Apr 25 2011
From the steamy jungles of Brazil, the wild wind ravaged coasts of South Africa, Shifting sparkling sands of Namibia, Isolated Island Nations, Fluvial waters of South America, Groaning Glaciers, Freezing Fiords, to the Magically clear blue of the vast Pacific and it’s thousands of Island Paradises. It’s been an incredible magical journey of almost 20000 nautical miles aboard the mighty Sea Dragon.
She has performed impeccably with the minimum of maintenance in the small amount of downtime and tight schedules we’ve been keeping on this 5 Gyres/Pangaea Explorations Expedition. We have weathered storms, huge seas, calms, extreme heat, freezing cold and various equipment failures. But we’ve managed to patch and repair to make our destinations safe and sound, repair what’s needed to be done, new crew and away we go, powering into the sunset.
Over 75 new crew have had the Sea Dragon experience, everybody has taken away different feelings of life at sea, of the issues we are trying to study and life in general. A mix of scientists, activists, writers, film makers, a bit of everything, all sharing our knowledge, all world citizens.
It’s a great moment to let go, live in a closed community 22m x 5.5m for a period of time-sharing all the chores necessary for life aboard. No lattes or Wi-Fi but plenty of fresh air, stars, amazing sunsets, sunrises, moon gazing and feeling the power, beauty, changing moods and energy of the ocean first hand.
It is in this beautiful ocean that we have been trawling for thousands of miles that we’ve found littered with a soup of small plastic fragments and every type of floating plastic flotsam, barrels, nets, hardhats, toilet seats, shopping bags, caps, bottles etc. Some has come direct from land, the majority of larger items I would imagine from the fishing vessels that are indiscriminately and systematically raping our oceans of its natural resources.
We’ve seen hundreds of oil rigs with their burn off flames from miles away, calamari fishing vessels in groups of 20 every 50 miles for hundreds of miles burning brighter than any city, huge fishing vessels in dry dock for 3-5 days downtime and back out again to continue fishing as much as possible, out of control shark finning only to throw the still live bodies back to the ocean, or for their teeth to make souvenirs. We’ve caught kilometer long illegal drift nets in our keel, gone ashore at Unesco protected islands in the middle of nowhere with the beaches covered in fishing nets, floats, bins, bleach bottles with fish tooth marks. Had our anchor drag only to pull it up covered in plastic shopping bags.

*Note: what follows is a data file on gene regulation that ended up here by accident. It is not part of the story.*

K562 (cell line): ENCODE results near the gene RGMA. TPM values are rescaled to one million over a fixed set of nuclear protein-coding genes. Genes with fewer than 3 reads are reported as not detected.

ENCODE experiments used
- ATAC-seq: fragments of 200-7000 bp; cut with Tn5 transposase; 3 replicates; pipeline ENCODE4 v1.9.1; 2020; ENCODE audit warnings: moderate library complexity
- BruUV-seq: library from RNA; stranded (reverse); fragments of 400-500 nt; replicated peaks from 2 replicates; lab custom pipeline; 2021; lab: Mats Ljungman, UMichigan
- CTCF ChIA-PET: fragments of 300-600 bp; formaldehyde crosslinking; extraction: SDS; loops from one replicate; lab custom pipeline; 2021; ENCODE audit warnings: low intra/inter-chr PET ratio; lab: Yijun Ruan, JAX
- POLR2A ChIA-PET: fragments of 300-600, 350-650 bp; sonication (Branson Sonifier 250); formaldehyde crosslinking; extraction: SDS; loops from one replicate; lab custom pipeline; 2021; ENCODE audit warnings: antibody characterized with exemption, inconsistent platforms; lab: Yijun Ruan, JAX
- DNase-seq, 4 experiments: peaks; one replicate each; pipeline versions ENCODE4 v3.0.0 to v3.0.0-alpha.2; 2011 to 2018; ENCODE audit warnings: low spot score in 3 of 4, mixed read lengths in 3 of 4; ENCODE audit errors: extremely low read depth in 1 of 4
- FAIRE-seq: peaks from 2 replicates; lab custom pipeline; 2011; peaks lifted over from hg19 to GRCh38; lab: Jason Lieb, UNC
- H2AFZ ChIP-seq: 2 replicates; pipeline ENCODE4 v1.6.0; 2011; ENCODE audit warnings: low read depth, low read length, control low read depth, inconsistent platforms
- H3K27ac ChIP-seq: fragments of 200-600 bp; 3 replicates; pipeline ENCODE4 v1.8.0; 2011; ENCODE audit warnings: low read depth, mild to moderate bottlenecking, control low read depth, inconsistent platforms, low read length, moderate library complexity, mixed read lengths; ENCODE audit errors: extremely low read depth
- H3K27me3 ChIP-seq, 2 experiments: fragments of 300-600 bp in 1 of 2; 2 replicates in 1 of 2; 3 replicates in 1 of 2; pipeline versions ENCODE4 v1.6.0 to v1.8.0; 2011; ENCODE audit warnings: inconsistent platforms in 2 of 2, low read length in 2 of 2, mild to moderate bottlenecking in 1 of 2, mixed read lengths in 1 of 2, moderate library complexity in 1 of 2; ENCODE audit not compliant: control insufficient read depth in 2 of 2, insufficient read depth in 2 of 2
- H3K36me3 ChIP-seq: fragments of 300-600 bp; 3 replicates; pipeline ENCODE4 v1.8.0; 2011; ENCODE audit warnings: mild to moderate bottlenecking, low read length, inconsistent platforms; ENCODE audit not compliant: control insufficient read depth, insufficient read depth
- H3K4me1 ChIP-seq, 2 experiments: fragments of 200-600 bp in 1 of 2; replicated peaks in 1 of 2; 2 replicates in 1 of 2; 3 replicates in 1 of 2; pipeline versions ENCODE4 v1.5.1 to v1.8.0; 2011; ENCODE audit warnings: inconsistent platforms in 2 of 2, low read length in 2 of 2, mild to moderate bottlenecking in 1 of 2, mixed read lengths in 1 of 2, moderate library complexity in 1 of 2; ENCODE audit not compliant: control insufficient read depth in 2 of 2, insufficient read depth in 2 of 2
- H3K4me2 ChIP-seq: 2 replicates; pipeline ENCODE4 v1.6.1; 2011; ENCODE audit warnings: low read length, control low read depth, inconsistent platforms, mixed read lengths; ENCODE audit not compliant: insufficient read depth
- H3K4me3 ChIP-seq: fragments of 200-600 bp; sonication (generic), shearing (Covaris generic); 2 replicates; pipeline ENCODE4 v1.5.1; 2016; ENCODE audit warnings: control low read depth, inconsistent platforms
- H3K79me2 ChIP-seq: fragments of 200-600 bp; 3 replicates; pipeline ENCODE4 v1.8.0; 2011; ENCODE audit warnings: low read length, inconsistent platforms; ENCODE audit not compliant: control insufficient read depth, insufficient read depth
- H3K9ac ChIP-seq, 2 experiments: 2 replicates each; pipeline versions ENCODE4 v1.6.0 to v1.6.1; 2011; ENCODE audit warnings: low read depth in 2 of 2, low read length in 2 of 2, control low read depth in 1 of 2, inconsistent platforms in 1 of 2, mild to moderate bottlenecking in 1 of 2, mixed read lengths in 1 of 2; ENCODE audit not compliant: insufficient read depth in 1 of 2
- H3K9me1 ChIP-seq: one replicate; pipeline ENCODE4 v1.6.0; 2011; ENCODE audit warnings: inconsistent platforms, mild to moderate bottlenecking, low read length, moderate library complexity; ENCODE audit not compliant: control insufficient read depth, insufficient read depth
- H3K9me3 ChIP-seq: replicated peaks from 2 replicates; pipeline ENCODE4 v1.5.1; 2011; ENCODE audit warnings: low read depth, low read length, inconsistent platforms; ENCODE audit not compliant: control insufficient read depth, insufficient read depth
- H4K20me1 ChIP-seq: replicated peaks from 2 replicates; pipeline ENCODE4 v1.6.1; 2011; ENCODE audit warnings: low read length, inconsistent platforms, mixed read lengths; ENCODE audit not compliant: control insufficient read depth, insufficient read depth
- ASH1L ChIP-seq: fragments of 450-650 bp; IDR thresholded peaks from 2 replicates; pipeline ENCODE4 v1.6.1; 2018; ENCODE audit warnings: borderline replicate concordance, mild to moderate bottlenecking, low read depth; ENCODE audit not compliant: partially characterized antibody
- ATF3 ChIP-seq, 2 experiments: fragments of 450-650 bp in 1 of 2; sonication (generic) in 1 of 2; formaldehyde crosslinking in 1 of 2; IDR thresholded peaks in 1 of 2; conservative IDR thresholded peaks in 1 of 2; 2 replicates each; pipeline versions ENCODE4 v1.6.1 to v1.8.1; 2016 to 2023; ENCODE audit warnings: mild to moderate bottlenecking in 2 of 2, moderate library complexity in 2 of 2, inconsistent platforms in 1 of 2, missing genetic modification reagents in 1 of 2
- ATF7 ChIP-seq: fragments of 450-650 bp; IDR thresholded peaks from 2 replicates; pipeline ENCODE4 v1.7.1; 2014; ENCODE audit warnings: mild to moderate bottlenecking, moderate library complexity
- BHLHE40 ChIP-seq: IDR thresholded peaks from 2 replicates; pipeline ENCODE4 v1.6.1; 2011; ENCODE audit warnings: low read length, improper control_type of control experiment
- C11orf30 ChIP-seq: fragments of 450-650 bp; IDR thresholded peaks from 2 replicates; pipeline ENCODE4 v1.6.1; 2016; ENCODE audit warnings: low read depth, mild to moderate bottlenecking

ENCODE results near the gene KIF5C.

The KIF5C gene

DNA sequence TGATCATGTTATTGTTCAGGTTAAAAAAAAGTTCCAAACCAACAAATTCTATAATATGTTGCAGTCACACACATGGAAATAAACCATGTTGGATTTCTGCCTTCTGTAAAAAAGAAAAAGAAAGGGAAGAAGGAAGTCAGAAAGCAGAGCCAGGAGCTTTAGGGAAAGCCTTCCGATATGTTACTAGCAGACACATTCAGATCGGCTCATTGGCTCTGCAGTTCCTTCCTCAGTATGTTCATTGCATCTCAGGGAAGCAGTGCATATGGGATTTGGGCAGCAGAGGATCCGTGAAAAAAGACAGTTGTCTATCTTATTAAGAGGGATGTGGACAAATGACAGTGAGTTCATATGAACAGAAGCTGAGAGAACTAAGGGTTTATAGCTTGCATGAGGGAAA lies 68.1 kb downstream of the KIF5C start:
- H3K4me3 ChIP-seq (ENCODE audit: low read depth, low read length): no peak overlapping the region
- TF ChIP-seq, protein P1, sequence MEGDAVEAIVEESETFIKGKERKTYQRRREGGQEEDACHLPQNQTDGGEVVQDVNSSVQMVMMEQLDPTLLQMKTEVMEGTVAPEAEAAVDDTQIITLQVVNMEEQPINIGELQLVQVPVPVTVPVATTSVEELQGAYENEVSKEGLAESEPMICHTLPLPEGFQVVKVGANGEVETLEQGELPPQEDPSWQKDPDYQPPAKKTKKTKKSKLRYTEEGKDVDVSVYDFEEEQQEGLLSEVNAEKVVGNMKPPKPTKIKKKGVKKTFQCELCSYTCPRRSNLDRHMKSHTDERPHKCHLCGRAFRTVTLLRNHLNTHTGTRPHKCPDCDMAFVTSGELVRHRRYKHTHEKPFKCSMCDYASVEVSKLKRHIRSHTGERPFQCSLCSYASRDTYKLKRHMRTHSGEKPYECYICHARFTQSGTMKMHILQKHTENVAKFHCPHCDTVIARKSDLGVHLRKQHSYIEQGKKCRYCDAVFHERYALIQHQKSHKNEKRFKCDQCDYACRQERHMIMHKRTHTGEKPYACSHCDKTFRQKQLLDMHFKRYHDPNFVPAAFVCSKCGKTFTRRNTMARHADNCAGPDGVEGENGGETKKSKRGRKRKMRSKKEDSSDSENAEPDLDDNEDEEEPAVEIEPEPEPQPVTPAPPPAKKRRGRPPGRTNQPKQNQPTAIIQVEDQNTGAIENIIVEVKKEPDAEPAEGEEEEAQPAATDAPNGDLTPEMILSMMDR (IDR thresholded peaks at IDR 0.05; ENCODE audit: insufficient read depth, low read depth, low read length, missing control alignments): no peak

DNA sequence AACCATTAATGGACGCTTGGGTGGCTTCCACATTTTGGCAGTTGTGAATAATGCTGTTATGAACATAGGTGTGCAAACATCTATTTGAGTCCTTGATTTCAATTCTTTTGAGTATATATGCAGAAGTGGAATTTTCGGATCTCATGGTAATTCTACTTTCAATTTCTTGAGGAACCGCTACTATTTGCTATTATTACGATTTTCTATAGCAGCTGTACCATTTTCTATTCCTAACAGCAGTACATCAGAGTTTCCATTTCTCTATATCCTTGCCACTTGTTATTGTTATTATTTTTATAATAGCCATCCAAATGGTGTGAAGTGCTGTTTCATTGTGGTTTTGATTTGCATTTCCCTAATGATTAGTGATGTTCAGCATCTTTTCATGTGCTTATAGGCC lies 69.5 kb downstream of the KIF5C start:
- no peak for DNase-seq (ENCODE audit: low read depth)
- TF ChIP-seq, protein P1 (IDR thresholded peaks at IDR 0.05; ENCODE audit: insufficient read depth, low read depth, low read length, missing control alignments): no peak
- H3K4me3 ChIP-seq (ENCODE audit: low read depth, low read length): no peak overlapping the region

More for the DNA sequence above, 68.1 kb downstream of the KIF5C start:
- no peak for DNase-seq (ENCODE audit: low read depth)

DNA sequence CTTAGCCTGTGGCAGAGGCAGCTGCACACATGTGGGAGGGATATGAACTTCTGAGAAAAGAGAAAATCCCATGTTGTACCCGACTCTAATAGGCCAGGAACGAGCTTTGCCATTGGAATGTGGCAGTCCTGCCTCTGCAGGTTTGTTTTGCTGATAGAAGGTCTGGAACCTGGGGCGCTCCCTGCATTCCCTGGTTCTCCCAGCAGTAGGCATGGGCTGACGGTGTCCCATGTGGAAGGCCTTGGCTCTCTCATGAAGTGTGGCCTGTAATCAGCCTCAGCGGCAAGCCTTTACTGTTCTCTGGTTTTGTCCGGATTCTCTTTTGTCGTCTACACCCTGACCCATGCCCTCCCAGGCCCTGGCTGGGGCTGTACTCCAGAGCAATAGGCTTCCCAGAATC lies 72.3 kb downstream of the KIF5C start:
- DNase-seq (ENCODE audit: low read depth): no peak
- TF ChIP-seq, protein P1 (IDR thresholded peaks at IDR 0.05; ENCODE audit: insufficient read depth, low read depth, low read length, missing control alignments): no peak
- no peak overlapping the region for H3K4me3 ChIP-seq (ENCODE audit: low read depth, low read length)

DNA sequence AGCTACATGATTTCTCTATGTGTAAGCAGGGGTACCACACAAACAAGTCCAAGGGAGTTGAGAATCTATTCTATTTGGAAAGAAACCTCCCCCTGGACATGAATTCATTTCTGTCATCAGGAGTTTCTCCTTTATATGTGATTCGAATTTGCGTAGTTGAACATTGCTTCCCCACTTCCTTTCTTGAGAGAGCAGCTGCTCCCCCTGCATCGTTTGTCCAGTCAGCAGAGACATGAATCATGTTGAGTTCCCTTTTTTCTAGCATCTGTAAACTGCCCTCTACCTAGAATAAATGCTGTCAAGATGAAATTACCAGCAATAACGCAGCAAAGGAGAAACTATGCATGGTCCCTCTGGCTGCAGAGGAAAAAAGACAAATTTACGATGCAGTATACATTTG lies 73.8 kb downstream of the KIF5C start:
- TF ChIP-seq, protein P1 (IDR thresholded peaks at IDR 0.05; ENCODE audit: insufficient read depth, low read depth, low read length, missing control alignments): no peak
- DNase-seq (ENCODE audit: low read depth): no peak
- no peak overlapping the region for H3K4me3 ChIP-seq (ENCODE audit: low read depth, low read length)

Underwater is another story. I’ve had the opportunity to dive thanks to Sherwood in some of the most remote places on the planet. Ascension Island was incredible, and unique in that it was teaming with an abundance and variety of large fish. Being that it is a US and British Military outpost equipped with Radars I would imagine fishing boats don’t get to close, the 200-mile EEZ (Exclusive Economic Zone) doesn’t mean much to most boats if they can get away with it. Other islands aren’t so lucky.
Smaller nations, or nations with huge coastline that don’t have the resources to control their waters are constantly being illegally fished, we’ve been told of islanders seeing the lights from the fishing boats at night and in the day no sign of them.
In the remote Rapa Nui (Easter Island), the most remote inhabited place on the planet we dived with high expectations only to see very few fish and then to later learn that in only in the last five years from 160 types of fish grouped in 65 families there is only a third remaining, staggering, mind blowing. What’s happening?
In Lanzarote in the Canary Islands where I live the population has more than doubled in twenty years. Once empty dive sites are now full of divers, all the huge grouper are gone, sold to some tourist restaurant with a spear gun hole in the head.
The rubbish dumps are overflowing due to so many people, all consumers. Excess plastic bags blowing into the ocean. Rubbish everywhere. This a World Biosphere Reserve.
So, in my opinion a combination of tourism/fishing/overpopulation and exploitation is destroying island paradises. We’ve seen a trend in all the islands we’ve been to. Everyone is different with their own charms and qualities, their own issues, with waste management, but at the end of the day, the excess of one use plastic going into land fills and into the ocean is making everywhere the same.
We get used to seeing plastic on the beach, in the water, nowhere escapes it, something needs to be done and done now, individually stop buying plastic, recycle, have a look and see what really happens to your rubbish in your community. Collectively, make a noise.
We need to implement Marine Reserves all around the world, if the fish stocks have any chance of surviving and replenishing they need to be protected.
Diving today was beautiful on Pitcairn Island, we had one lonely old huge jack fish with a sad face a meter or so long accompany us as we drifted around the pristine coral reef. I swear he had a tear in his eye.